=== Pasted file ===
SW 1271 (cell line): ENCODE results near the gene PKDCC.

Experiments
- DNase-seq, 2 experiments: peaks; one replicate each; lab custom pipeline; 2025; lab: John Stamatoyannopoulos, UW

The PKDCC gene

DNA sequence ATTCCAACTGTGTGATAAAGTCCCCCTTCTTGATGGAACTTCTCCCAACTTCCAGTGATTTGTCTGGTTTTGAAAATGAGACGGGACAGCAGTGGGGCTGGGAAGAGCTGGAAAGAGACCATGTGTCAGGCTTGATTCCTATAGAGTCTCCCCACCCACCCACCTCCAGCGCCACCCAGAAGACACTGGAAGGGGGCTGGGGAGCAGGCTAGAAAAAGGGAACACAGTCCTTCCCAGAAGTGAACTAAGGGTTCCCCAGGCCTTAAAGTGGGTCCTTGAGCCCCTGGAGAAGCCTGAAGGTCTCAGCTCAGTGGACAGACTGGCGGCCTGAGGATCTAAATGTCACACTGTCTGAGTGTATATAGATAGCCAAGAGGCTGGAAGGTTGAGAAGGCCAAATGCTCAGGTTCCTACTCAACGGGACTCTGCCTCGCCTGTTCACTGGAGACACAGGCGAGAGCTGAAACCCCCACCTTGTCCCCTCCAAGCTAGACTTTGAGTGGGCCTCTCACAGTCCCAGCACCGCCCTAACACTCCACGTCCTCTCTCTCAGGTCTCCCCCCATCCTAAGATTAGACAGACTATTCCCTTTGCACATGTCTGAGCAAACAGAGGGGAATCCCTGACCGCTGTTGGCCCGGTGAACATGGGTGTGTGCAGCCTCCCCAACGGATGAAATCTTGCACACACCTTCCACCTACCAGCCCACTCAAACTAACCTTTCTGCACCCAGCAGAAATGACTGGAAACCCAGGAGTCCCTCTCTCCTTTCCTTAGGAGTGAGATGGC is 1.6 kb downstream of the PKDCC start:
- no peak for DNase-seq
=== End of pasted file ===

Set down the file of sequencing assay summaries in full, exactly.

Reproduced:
SW 1271 (cell line): ENCODE results near the gene PKDCC.

Experiments
- DNase-seq, 2 experiments: peaks; one replicate each; lab custom pipeline; 2025; lab: John Stamatoyannopoulos, UW

The PKDCC gene

DNA sequence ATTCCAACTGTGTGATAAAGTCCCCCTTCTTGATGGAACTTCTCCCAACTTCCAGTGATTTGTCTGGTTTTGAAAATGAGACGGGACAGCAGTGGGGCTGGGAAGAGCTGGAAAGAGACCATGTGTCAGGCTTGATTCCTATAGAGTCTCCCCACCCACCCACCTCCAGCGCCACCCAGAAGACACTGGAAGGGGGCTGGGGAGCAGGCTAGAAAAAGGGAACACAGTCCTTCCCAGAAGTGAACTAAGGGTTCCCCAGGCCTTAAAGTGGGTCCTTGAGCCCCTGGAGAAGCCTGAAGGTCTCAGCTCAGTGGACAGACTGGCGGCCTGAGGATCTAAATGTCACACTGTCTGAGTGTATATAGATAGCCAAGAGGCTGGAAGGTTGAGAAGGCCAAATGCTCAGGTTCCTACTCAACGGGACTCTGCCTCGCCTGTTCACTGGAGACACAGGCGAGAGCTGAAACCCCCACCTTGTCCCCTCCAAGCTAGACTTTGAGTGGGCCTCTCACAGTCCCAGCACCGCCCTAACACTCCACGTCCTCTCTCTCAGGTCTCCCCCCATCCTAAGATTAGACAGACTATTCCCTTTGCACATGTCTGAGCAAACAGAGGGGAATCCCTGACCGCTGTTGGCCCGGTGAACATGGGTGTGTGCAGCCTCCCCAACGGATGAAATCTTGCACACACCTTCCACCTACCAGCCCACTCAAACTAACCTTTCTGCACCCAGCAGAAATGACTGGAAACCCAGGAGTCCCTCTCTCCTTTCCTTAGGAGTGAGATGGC is 1.6 kb downstream of the PKDCC start:
- no peak for DNase-seq